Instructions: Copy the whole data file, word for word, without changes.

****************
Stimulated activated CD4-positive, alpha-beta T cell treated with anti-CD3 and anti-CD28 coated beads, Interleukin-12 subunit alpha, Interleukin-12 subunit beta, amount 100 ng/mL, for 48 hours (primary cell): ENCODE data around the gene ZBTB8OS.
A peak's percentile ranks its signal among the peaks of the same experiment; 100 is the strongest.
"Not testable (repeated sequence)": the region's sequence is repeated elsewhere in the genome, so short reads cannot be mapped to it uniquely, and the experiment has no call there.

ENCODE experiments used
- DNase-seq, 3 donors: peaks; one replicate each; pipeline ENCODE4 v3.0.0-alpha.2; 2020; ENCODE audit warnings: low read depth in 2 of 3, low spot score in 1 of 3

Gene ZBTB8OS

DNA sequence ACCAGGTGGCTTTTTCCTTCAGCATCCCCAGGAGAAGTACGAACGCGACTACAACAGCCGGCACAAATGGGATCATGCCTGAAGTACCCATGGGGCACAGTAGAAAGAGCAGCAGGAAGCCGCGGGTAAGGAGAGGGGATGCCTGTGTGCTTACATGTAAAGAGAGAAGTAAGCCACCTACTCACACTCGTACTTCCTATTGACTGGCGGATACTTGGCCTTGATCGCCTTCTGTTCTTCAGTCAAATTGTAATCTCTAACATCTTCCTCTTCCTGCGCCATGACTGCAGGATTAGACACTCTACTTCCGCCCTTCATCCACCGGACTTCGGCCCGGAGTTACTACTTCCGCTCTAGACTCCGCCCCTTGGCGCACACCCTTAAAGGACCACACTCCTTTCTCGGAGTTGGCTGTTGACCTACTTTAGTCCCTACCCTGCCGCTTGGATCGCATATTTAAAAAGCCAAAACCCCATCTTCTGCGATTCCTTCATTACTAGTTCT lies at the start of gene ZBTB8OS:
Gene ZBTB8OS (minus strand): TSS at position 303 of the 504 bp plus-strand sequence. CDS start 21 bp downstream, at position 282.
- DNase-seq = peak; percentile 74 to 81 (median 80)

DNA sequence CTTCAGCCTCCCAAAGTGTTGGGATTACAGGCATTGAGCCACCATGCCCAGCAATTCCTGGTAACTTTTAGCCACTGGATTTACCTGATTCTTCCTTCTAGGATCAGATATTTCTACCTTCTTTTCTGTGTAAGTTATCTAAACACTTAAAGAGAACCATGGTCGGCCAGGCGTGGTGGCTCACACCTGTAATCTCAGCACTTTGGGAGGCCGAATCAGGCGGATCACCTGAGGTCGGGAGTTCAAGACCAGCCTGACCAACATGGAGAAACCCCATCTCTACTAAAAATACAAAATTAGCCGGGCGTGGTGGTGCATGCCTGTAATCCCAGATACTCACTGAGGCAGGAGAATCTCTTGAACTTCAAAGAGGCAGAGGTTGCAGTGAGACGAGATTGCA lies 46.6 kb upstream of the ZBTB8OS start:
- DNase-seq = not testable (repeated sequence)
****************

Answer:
Stimulated activated CD4-positive, alpha-beta T cell treated with anti-CD3 and anti-CD28 coated beads, Interleukin-12 subunit alpha, Interleukin-12 subunit beta, amount 100 ng/mL, for 48 hours (primary cell): ENCODE data around the gene ZBTB8OS.
A peak's percentile ranks its signal among the peaks of the same experiment; 100 is the strongest.
"Not testable (repeated sequence)": the region's sequence is repeated elsewhere in the genome, so short reads cannot be mapped to it uniquely, and the experiment has no call there.

ENCODE experiments used
- DNase-seq, 3 donors: peaks; one replicate each; pipeline ENCODE4 v3.0.0-alpha.2; 2020; ENCODE audit warnings: low read depth in 2 of 3, low spot score in 1 of 3

Gene ZBTB8OS

DNA sequence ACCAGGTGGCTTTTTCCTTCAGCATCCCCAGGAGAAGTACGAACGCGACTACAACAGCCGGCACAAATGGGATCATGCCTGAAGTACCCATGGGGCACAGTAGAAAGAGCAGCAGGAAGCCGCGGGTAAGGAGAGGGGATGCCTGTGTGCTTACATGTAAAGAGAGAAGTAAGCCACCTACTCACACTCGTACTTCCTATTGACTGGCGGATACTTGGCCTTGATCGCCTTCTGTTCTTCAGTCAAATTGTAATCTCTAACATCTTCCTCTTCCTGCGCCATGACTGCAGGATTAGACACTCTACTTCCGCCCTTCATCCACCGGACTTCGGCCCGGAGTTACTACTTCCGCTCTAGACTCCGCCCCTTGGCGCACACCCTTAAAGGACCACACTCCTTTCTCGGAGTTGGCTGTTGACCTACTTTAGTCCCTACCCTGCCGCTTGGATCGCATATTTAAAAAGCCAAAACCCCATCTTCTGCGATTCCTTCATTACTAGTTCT lies at the start of gene ZBTB8OS:
Gene ZBTB8OS (minus strand): TSS at position 303 of the 504 bp plus-strand sequence. CDS start 21 bp downstream, at position 282.
- DNase-seq = peak; percentile 74 to 81 (median 80)

DNA sequence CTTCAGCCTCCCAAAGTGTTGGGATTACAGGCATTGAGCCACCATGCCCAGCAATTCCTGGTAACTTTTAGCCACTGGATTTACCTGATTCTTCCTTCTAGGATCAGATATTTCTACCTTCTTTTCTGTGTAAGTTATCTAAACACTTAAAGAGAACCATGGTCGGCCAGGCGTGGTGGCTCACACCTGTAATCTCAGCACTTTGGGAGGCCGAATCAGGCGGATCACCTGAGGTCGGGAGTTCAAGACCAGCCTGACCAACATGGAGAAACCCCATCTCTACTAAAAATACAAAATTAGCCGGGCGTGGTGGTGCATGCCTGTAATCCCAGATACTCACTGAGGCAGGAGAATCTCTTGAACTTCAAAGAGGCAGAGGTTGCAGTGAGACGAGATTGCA lies 46.6 kb upstream of the ZBTB8OS start:
- DNase-seq = not testable (repeated sequence)